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Fish Oil for the Treatment of Depression in Patients With Multiple Sclerosis

This study has been completed.
National Center for Complementary and Integrative Health (NCCIH)
Information provided by (Responsible Party):
Lynne Shinto, Oregon Health and Science University Identifier:
First received: July 20, 2005
Last updated: February 27, 2015
Last verified: February 2015

July 20, 2005
February 27, 2015
July 2005
June 2009   (Final data collection date for primary outcome measure)
Fifty Percent Improvement in Montgomery Asberg Depression Rating Scale After 3 Months of Treatment Was Used as the Primary Outcome Measure as This Would be Considered a Clinically Significant Change in Depression [ Time Frame: 3 months ]
Montgomery Asberg Depression Rating Scale is a structured interview assessment of depression, designed to be especially sensitive to changes in patients' depression symptoms after antidepressant therapy and is more oriented towards psychic rather than somatic symptoms of depression
  • Three month change in MADRS scores
  • three month change in interferon-gamma (IFN-g) levels
Complete list of historical versions of study NCT00122954 on Archive Site
Quality of Life (SF-36) [ Time Frame: 3 months ]
Whether the change in IFN-g level is correlated with the change in MADRS scores
Not Provided
Not Provided
Fish Oil for the Treatment of Depression in Patients With Multiple Sclerosis
Fish Oil as an Adjunct Therapy for Depression in Multiple Sclerosis

This study will determine whether fish oil can reduce depression in people with multiple sclerosis (MS) who are mild to moderately depressed and are currently taking antidepressant medication.

Study hypothesis: Three months of fish oil supplementation will improve depression scores on the Montgomery-Asberg depression rating scale (MADRS) or Beck Depression Inventory (BDI) better than placebo.

Depression occurs in 50% to 60% of all individuals with MS. Evidence suggests that the omega-3 fatty acids in fish oil supplements can significantly reduce depression with a low risk of side effects. Therefore, fish oil supplements may be a safe adjunctive therapy to improve the therapeutic benefits of antidepressants. This study will determine the effectiveness of fish oil supplements in reducing depression in MS patients who are taking antidepressant medication.

This study will last 3 months. Participants will be randomly assigned to receive either fish oil supplements or placebo daily for 3 months. At the end of 3 months, participants who show an improvement in their depressive symptoms will have the option to continue their treatment for an additional 3 months. Participants will do no respond to treatment will be excused from the study. All participants will remain on their antidepressants and MS medication throughout the study. Participants will have weekly study visits. At each visit, participants will be asked about their general health, and self-report scales will be used to assess depressive symptoms. Medication adherence will be monitored by pill counts and through red blood cell fatty acid analysis. Blood collection will occur at study start and at study completion.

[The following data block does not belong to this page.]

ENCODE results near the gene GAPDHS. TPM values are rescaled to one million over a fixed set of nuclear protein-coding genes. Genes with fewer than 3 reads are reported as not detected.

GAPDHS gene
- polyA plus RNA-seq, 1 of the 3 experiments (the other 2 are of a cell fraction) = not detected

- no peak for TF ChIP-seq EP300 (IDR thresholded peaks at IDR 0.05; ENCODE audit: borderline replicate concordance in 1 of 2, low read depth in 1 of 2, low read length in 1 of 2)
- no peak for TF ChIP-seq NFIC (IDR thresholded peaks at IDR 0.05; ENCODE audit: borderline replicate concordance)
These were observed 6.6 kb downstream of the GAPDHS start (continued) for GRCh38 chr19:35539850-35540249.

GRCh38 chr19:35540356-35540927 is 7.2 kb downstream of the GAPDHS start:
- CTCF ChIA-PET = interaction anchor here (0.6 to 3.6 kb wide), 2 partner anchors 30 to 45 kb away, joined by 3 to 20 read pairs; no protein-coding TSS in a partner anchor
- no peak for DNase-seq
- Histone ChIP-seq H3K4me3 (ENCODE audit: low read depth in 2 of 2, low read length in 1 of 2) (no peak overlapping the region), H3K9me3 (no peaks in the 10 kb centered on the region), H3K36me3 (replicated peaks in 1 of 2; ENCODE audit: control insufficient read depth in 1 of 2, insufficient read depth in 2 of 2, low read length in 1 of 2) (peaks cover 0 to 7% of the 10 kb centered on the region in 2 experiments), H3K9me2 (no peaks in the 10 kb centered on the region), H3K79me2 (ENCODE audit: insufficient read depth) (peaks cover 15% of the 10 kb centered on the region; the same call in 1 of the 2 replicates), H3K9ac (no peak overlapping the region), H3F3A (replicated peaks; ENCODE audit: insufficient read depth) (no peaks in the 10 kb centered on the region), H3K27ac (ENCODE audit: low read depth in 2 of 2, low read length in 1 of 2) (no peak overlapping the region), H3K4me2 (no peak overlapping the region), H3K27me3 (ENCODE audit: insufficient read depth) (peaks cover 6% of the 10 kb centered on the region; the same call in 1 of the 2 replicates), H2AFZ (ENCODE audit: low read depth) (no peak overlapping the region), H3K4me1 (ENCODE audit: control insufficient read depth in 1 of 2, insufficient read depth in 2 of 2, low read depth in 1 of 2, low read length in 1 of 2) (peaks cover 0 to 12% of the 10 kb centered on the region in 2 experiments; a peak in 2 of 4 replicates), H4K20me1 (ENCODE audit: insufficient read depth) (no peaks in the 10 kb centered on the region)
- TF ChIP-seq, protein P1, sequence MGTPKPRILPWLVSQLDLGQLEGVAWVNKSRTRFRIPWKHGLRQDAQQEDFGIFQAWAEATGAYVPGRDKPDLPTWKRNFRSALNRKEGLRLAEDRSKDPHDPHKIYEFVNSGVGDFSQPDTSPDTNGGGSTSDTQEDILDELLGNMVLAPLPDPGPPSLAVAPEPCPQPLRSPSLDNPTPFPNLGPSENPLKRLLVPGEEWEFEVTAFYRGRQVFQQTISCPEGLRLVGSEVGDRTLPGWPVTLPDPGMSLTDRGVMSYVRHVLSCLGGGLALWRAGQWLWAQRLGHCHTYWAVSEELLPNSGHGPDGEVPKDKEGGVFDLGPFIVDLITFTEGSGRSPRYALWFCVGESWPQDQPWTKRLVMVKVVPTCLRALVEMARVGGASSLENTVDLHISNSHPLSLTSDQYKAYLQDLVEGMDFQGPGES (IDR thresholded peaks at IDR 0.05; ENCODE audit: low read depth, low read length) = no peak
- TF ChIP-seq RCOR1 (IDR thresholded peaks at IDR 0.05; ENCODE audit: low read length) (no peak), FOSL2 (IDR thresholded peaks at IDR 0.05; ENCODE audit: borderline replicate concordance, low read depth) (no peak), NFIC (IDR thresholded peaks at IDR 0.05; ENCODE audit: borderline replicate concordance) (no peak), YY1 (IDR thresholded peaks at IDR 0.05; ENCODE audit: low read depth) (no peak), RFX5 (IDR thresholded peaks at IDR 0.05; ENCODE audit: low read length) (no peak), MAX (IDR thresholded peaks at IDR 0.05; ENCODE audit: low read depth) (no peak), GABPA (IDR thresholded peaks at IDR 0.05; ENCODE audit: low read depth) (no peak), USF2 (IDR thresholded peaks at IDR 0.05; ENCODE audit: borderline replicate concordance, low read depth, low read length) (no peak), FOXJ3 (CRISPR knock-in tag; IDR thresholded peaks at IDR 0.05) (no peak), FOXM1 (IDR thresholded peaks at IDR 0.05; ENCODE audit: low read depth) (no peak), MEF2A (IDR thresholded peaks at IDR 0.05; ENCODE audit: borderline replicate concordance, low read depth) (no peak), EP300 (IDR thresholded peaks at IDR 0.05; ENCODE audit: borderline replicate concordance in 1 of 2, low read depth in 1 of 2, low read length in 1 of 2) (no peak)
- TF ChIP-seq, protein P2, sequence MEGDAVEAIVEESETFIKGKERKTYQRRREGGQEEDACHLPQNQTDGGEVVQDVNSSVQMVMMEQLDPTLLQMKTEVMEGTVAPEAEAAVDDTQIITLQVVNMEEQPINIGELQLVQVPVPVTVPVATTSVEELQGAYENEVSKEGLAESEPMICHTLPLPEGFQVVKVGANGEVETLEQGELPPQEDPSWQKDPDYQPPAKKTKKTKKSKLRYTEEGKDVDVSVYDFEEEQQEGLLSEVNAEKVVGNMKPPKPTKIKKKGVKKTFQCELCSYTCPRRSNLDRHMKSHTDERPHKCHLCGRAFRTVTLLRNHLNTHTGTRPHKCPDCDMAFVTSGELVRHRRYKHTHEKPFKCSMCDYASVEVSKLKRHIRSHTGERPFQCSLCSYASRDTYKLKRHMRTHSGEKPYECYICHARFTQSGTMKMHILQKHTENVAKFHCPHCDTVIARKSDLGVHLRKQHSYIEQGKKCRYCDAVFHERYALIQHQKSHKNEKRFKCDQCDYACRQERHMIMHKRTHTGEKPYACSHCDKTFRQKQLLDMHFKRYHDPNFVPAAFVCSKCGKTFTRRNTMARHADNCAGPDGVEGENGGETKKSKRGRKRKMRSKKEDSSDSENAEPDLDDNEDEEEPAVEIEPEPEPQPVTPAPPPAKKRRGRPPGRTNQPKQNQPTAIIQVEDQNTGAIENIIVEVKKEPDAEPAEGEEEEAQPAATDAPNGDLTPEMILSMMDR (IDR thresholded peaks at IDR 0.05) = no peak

Phase 1
Phase 2
Allocation: Randomized
Intervention Model: Parallel Assignment
Masking: Double Blind (Participant, Investigator, Outcomes Assessor)
Primary Purpose: Treatment
  • Multiple Sclerosis
  • Depression
Drug: Fish oil concentrate
fish oil concentrate (triglyceride form) at a daily dose of 6 grams (1.95 grams of EPA and 1.45 grams of DHA).
  • Experimental: Fish oil concentrate
    Fish oil concentrate
    Intervention: Drug: Fish oil concentrate
  • Placebo Comparator: Placebo oil
    Placebo oil

*   Includes publications given by the data provider as well as publications identified by Identifier (NCT Number) in Medline.
June 2009
June 2009   (Final data collection date for primary outcome measure)

Inclusion Criteria:

  • Diagnosis of relapsing-remitting MS
  • Diagnosis of depressive disorder
  • Score between 11 and 30 on the Montgomery-Asberg Depression Rating Scale (MADRS)
  • Score of 25 or greater on the Mini-Mental State Examination (MMSE)
  • Currently taking antidepressant medication for at least 3 months prior to study entry

Exclusion Criteria:

  • Currently taking fatty acid supplements
  • Consume more than 6 oz of fish per week within 1 month prior to study entry
  • Severe depression
  • Suicidal thoughts
  • Other psychological disorders
  • Currently taking more than two types of antidepressants
  • Any serious medical condition that would interfere with the study
  • Worsening of MS symptoms or corticosteroid treatment within 1 month prior to study entry
  • Current enrollment in another fish oil study
  • Pregnancy
Sexes Eligible for Study: All
18 Years to 85 Years   (Adult, Senior)
Contact information is only displayed when the study is recruiting subjects
United States
K23AT002155-01 ( US NIH Grant/Contract Award Number )
Not Provided
Not Provided
Not Provided
Lynne Shinto, Oregon Health and Science University
Oregon Health and Science University
National Center for Complementary and Integrative Health (NCCIH)
Principal Investigator: Lynne Shinto, ND, MPH Oregon Health and Science University
Oregon Health and Science University
February 2015

ICMJE     Data element required by the International Committee of Medical Journal Editors and the World Health Organization ICTRP